Large Organizations and the Boss Problem


I’ve argued before that a lot of top-down thinking is driven by a tendency to anthropomorphize complex systems or processes. If a system is hard to understand in its full complexity, people deal with it by thinking about it as if it’s a big person. In any essay he wrote last year, Paul Graham essentially argues that the management of large companies amounts to turning the style of thought I’ve been criticizing into an organizing principle:

[Small groups in large organizations] are always arranged in a tree structure. Your boss is the point where your group attaches to the tree. But when you use this trick for dividing a large group into smaller ones, something strange happens that I’ve never heard anyone mention explicitly. In the group one level up from yours, your boss represents your entire group. A group of 10 managers is not merely a group of 10 people working together in the usual way. It’s really a group of groups. Which means for a group of 10 managers to work together as if they were simply a group of 10 individuals, the group working for each manager would have to work as if they were a single person—the workers and manager would each share only one person’s worth of freedom between them.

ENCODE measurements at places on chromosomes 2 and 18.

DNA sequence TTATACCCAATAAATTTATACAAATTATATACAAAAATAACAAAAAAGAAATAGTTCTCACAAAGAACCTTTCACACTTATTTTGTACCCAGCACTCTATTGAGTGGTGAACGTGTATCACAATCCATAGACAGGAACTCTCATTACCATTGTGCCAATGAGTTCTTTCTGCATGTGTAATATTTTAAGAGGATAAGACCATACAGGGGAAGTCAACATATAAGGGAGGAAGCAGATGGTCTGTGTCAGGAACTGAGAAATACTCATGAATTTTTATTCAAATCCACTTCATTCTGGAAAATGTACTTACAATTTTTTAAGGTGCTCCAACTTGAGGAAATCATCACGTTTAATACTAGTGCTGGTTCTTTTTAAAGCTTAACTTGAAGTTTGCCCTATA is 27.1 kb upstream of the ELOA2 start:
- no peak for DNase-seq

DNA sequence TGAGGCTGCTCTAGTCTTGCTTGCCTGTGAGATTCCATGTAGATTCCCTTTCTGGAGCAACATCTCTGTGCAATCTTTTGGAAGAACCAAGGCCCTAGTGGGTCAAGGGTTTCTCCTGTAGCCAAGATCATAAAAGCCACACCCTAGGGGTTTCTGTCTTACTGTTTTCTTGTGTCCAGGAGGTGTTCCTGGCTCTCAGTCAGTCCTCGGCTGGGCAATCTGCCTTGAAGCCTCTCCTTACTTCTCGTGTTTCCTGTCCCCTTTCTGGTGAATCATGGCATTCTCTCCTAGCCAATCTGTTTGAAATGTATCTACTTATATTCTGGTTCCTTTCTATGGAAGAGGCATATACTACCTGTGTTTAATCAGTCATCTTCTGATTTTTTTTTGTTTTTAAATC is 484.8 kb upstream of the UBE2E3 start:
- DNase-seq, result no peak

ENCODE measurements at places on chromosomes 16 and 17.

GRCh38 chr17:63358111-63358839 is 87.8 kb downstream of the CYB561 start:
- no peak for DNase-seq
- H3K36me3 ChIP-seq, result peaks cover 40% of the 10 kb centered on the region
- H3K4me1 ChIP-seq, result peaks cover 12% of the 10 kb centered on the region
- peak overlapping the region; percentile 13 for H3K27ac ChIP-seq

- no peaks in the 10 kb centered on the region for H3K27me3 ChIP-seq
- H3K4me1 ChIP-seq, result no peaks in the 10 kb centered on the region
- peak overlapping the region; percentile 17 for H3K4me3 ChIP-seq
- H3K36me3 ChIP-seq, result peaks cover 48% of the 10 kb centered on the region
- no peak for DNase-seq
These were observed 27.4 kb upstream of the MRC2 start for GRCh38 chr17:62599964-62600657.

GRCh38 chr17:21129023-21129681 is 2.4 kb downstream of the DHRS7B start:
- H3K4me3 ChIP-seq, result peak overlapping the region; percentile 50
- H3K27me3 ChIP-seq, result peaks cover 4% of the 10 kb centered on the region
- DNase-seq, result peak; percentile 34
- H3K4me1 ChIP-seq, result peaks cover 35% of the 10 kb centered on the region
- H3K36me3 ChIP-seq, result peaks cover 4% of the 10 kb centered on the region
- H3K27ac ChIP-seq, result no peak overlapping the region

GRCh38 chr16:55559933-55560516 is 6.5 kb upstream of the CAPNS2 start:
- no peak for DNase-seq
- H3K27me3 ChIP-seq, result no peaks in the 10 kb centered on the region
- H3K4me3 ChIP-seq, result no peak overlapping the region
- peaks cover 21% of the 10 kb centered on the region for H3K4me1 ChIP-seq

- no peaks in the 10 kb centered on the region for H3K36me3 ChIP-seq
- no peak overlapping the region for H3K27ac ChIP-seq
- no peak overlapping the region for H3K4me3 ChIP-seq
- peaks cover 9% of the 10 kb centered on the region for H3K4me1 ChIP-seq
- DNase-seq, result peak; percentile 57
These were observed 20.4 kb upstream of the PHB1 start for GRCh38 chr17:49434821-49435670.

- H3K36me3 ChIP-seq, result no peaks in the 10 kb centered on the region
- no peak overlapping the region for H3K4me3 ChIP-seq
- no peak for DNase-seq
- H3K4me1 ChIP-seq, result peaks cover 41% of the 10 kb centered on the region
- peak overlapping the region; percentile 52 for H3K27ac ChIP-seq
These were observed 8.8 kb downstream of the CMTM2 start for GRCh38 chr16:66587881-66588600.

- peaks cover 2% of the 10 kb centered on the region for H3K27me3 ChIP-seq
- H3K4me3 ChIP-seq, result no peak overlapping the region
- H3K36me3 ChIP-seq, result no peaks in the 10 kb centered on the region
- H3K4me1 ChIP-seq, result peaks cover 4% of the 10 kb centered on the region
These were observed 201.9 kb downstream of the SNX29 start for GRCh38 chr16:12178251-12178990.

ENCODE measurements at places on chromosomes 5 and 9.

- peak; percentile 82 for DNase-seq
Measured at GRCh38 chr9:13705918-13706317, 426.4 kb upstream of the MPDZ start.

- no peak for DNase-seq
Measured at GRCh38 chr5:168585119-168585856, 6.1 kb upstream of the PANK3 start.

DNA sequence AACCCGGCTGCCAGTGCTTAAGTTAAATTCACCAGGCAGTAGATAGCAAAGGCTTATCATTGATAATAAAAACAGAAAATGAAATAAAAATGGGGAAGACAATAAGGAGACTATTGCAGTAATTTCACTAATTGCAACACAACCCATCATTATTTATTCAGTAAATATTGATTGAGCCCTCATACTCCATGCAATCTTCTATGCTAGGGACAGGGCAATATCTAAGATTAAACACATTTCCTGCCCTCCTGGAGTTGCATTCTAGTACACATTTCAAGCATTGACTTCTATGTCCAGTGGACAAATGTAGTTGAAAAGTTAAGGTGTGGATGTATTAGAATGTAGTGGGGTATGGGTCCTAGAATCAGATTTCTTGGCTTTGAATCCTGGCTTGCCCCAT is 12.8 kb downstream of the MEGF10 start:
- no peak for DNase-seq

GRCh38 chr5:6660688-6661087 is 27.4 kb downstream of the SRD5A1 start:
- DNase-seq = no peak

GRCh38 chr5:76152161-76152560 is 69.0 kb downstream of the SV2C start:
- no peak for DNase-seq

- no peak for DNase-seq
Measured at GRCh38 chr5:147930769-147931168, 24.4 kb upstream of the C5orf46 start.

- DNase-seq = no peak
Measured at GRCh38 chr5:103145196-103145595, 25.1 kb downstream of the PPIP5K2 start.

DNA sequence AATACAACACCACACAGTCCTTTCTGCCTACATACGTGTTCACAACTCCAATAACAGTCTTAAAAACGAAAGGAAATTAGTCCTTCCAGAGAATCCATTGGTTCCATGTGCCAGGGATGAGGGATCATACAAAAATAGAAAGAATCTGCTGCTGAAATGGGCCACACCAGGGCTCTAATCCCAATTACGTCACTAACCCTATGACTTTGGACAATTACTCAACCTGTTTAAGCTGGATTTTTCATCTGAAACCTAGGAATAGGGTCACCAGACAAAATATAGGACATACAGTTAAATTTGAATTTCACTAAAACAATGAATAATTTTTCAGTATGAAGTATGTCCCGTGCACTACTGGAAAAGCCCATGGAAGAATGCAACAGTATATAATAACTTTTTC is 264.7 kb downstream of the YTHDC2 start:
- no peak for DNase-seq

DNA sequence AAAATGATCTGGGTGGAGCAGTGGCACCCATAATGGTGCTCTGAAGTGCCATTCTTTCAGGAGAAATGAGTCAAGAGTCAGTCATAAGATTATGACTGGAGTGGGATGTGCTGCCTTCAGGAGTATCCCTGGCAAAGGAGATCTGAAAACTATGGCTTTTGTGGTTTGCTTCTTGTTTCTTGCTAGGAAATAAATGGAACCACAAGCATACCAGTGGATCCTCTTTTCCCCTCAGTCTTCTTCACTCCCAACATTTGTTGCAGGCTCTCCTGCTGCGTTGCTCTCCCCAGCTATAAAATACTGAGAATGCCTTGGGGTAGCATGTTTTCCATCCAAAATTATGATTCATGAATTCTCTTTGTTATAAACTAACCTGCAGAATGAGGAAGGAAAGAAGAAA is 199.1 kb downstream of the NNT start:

In practice a group of people are never able to act as if they were one person. But in a large organization divided into groups in this way, the pressure is always in that direction. Each group tries its best to work as if it were the small group of individuals that humans were designed to work in. That was the point of creating it. And when you propagate that constraint, the result is that each person gets freedom of action in inverse proportion to the size of the entire tree.